Actor Richard Wilson has revealed he originally turned down his famous role as Victor Meldrew.
The Scottish actor made his name playing the cantankerous protagonist in One Foot In The Grave but said he had to be talked into it because he thought he was too young for the part.
At one point, television bosses were even thinking about casting Les Dawson as the curmudgeon.
Richard told Radio Times: "I was in my early 50s and Victor was 60.
"I turned it down.
"I think Les Dawson was being considered. A very funny man but I don't know if he could have played Victor."
Producer/director Susan Belbin continued to pursue Richard and, after reading more scripts, he was convinced.
He went on to play the pensioner at war with middle-class suburbia for five series from 1990 to 1995, before returning for a final run in 2000.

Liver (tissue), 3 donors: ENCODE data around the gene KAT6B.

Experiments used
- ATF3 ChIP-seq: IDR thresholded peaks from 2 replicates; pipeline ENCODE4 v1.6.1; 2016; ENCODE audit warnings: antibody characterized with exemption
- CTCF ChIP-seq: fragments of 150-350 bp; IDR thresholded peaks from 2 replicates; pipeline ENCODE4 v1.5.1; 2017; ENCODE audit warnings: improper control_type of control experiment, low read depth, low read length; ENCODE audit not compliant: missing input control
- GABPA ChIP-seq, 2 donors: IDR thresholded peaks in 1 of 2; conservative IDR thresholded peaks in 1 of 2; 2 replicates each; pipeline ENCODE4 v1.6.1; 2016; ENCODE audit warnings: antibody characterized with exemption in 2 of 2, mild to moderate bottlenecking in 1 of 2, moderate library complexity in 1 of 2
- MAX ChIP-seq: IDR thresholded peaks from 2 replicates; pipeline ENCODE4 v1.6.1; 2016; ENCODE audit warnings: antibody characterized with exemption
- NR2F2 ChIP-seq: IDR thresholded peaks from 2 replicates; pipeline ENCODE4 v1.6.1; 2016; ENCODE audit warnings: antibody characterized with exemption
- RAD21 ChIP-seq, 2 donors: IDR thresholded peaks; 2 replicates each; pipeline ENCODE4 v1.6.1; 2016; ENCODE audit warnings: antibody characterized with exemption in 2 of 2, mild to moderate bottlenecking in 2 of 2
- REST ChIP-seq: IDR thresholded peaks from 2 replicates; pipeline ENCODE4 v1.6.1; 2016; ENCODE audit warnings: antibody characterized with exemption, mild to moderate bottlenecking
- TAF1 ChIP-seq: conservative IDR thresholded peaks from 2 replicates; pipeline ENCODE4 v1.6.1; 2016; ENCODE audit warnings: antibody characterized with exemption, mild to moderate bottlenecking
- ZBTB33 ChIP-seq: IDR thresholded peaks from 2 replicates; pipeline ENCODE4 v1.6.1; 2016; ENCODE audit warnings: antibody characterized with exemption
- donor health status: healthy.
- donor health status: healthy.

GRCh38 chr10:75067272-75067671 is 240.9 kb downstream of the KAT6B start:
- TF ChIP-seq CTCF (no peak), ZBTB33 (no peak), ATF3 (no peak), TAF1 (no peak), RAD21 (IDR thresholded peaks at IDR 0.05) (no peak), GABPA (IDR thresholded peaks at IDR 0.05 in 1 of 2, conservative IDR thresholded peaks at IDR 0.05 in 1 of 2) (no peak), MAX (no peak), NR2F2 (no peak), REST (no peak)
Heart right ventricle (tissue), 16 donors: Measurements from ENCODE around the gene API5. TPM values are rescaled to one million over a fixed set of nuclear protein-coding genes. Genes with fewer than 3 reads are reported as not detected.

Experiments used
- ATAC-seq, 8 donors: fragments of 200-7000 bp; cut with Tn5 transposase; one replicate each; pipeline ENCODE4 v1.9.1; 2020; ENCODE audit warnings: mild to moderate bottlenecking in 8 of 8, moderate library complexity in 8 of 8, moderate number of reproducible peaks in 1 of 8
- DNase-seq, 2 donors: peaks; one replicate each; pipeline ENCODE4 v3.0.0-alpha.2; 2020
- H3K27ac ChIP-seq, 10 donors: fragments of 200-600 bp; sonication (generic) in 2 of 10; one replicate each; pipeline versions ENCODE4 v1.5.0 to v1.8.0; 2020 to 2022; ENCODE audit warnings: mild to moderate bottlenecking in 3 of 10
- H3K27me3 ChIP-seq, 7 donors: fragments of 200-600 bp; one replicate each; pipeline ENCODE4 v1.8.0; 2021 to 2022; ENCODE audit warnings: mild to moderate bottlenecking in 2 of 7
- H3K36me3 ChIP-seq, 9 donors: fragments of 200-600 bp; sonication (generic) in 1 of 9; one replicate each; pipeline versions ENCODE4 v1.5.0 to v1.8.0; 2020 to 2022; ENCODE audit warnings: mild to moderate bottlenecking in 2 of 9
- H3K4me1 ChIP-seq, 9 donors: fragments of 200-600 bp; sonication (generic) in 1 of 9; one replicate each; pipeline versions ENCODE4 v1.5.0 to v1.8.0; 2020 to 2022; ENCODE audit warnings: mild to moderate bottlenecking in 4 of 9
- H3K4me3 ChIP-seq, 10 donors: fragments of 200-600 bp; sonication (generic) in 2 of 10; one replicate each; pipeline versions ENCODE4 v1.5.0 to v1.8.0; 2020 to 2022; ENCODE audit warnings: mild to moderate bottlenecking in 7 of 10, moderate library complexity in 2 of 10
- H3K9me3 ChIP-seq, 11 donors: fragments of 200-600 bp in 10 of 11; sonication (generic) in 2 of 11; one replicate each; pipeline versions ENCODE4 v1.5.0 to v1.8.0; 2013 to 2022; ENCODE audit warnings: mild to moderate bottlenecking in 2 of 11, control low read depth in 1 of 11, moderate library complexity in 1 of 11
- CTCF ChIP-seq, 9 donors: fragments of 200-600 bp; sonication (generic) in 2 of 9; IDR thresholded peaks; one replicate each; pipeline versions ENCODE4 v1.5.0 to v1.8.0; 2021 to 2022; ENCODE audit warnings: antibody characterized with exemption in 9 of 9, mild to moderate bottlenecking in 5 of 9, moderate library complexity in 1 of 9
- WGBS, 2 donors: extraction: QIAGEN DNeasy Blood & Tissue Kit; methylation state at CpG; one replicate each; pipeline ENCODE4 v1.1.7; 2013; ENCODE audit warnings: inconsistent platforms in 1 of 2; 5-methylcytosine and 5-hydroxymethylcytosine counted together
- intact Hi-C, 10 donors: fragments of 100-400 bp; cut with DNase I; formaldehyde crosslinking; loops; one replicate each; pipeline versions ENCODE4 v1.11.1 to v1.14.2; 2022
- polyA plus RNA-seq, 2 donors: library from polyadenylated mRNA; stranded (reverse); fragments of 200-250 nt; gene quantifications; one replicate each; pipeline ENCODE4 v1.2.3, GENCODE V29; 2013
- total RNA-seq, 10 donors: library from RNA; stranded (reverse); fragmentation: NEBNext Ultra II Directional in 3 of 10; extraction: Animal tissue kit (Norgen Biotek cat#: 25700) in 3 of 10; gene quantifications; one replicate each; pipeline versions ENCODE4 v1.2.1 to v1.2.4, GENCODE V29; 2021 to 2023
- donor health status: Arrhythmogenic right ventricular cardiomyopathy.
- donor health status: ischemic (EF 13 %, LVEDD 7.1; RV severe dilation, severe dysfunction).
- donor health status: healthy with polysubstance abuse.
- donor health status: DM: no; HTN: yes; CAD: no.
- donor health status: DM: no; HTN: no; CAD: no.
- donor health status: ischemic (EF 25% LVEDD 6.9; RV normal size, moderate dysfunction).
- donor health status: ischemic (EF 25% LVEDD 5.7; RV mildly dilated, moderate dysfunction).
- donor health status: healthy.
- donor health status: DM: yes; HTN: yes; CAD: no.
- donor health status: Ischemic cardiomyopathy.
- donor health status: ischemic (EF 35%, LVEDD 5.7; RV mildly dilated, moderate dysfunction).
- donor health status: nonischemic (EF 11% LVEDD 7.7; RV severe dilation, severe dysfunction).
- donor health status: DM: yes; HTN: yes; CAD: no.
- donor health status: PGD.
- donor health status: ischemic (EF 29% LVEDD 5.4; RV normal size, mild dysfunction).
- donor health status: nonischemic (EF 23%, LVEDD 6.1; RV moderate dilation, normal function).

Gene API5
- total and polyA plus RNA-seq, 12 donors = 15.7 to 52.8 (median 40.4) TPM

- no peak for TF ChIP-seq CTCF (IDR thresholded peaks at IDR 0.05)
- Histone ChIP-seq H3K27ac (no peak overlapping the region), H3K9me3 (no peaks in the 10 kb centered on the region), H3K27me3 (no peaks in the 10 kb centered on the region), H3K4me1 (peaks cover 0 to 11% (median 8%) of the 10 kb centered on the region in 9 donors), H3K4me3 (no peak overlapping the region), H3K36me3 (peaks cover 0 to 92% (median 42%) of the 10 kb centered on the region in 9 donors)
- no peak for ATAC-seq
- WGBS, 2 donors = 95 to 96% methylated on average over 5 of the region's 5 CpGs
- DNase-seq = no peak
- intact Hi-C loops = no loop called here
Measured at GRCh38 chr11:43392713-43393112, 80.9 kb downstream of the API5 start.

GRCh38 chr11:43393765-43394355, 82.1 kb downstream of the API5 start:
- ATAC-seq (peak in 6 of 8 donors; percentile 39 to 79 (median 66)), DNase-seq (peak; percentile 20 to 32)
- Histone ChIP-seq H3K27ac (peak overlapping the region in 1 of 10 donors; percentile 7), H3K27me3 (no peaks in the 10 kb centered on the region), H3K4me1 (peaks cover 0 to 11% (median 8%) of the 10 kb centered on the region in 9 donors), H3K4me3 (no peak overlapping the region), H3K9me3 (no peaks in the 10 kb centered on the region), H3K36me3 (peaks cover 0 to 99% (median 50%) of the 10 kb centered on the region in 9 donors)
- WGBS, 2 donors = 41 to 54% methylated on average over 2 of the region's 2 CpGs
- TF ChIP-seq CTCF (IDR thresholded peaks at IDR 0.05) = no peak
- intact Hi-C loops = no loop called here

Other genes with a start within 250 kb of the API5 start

Richard, 80, is now resurrecting Victor for a performance at this year's Edinburgh Festival Fringe, despite the fact he was killed off in the final episode of the BBC series.
He will re-create writer David Renwick's script for a 1993 episode called The Trial, which sees Victor waiting in the house, on a rainy day, on call for jury duty.
Half an hour with Victor will be followed by half an hour with the actor himself, answering questions from the audience.
The actor promised fans that the OAP - known for the catchphrase "I don't believe it!" - has not mellowed with age.
He said: "I think Victor is around 80 now. But I am playing him roughly 74.
"He has not changed one bit. In fact, it's quite hard to get back to my normal, affable, loveable self after being him, even for half an hour."
This week's Radio Times is on sale on Tuesday July 26.